Allowing the selection of numeric value format

Numeric value formats are considered here separately from monetary amount formats, which may use different conventions.


Negative numbers


Negative number representation does not have a universal form. Some countries use a leading hyphen to denote negative non-monetary numbers, some place the hyphen after the number, and some use another symbol altogether.


Example: The following list shows several ways to portray the number negative ten:


Decimal and thousands separators


Different regions of the world use different characters for the decimal and thousands separators. The term decimal separator is a misnomer, because many countries do not use the dot symbol as the decimal separator. The more correct term is the radix character.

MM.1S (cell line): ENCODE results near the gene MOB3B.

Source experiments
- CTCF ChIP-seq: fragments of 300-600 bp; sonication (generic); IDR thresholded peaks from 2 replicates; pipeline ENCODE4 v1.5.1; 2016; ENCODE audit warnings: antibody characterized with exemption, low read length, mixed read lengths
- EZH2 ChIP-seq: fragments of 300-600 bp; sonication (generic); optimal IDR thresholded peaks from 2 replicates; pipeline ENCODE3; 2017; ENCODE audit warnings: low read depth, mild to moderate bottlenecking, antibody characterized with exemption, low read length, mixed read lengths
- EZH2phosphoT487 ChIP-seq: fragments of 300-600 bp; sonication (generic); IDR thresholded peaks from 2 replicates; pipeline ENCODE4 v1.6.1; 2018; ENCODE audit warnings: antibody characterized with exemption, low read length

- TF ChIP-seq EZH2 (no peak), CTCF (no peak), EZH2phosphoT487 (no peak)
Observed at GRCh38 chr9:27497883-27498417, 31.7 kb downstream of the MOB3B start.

Example: The following list shows some of the ways to present numeric values:


Guideline C6

Allow the user to select the numeric value format.

Example: The following Java program uses the NumberFormat class to present a given number in a culturally correct format:


import java.text.*;
import java.util.*;
public class GuidelineC6 extends Gudieline {
private static final String RESOURCE = "GuidelineC6";
private double number = 1234567.891;
public String getItRight() {
ResourceBundle bundle = ResourceBundle.getBundle
(RESOURCE, Sample.locale);
NumberFormat nf =
/* replace Sample.locale with Locale.US
to explicitly specify the English Locale
or with Locale.GERMANY
to explicitly specify the German Local
return nf.format(number);
public String getResource() {
return RESOURCE;

Depending on the user's preference, the following results would be achieved:

User's Preference Result
USA -1,234,567.891000
Germany -1.234.567,891000
France -1 234 567,891000